- However, Geshohi said the Bill was received with a lot of challenges because it was misconstrued.
- The Fida programme officer urged communities to put aside culture, myth and beliefs because such a bill is good.
The Kenya Federation of Women Lawyers programme officer Elizabeth Geshohi has urged communities to embrace the Reproductive Healthcare Bill 2019.
The bill was moved by the current Nakuru Governor Susan Kihika in the 12th Parliament.
The Bill seeks to actualise the constitutional guarantee that every person has the right to the highest standard of reproductive healthcare.
However, Geshohi said the Bill was received with a lot of challenges because it was misconstrued.
"When the Bill came into the House, people did not understand it, many thought that it is all about abortion. But that was not the case," Geshoni said.
"It was supposed to be a comprehensive reproductive healthcare bill to ensure that women and girls access quality services in terms of their reproductive health rights."
She said a lot of people are losing their lives due to poor healthcare, something which gave them the impetus to focus on reproductive health.
"If you look at the Kenya Bureau of Statistics report, in 2021, we lost about 3,600 women,” she said.
"The media has a big role in educating and creating awareness in the community."
She said they are sensitising journalists so that if the bill goes back to Parliament, the media will give it good coverage so that the public can understand it better.
"According to our constitution, abortion is illegal unless, under certain circumstances that will involve a qualified healthcare practitioner who would have seen that the life of the mother is in danger or the pregnancy is not viable," she said.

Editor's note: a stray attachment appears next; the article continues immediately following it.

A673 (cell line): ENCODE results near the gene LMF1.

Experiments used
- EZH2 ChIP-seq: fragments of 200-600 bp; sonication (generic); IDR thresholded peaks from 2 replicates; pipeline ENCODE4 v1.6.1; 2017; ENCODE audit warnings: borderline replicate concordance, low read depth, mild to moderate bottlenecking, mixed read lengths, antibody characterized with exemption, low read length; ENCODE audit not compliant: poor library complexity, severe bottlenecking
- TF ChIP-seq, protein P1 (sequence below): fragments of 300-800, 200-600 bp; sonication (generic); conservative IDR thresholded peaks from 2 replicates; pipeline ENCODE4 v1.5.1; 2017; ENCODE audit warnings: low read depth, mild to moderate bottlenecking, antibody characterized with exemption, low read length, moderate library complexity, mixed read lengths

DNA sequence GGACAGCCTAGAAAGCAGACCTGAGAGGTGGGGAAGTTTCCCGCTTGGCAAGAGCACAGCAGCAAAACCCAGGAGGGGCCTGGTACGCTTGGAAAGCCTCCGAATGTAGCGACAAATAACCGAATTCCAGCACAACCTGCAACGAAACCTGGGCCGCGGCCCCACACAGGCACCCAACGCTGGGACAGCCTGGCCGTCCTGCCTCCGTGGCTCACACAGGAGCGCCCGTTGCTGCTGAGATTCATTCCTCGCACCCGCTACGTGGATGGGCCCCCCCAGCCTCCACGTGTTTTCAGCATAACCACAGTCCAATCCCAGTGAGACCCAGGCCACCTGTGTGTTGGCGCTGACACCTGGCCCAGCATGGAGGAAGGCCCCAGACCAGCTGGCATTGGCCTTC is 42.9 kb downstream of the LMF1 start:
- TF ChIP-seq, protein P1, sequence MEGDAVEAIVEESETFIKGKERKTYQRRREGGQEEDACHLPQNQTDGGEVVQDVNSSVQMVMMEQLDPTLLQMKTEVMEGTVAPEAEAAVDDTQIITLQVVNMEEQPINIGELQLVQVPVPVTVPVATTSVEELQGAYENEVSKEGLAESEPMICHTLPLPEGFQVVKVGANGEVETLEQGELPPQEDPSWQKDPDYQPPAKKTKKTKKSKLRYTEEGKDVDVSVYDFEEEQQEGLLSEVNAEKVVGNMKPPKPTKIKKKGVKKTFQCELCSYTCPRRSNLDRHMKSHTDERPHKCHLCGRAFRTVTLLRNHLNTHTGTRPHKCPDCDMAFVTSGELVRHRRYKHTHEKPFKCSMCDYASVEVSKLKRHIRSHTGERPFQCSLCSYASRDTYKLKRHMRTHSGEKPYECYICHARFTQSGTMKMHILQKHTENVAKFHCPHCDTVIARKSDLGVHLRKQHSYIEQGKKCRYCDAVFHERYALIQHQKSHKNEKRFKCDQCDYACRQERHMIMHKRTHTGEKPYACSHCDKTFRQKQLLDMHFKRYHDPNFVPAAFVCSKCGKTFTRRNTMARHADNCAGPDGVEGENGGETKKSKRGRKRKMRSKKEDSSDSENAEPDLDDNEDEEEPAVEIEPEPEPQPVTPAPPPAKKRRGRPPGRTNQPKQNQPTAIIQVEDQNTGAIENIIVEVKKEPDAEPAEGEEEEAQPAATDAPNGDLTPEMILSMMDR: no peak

She said there are women who don't understand that it is their right to access reproductive healthcare which is why there is a need for awareness to sensitise the community.
For some reason, Geshohi said that there is stigma in the community, especially among women living with disability.
Whenever they want to claim their rights to reproductive health, the community feels like they don't deserve and have no right to have families.
“That is one of our main focuses as Fida, we will continue talking about it by creating awareness through media and to service providers,” Geshoni said.
"If a woman has a disability of any kind, it does not mean that she deserves to be discriminated against because according to the constitution, women are entitled to the highest standards of healthcare the country can afford."
She said they are not advocating for abortion but life starts from conception, therefore people should scrutinise the bill and understand it.
“Abortion is always the last resolve for an individual so we get ways of creating an environment where we can discuss this issues openly and have structures and systems that support women to avoid deaths which come as a result of back door clinics,” she said.
“We are losing women who are dying due to pregnancy-related cases and this is because they don't know their rights."
Geshohi said that there are communities that don't believe that a woman should give birth in a health facility, something which she said contributes highly to the increase in mortality rate.
She said the Reproductive Healthcare Bill is also trying to fill the gaps when it comes to law.
The Fida programme officer urged communities to put aside culture, myth and beliefs because such a bill is good.
“Let us not ride on the existing misconceptions instead use our forums to discuss and interrogate these issues,” she said.
So far, 105 journalists have been trained in four counties — Nairobi, Kisumu, Mombasa and Nakuru.
“When time and funds allow, the programme will be replicated in more counties,” she said.
(Edited by Tabnacha O)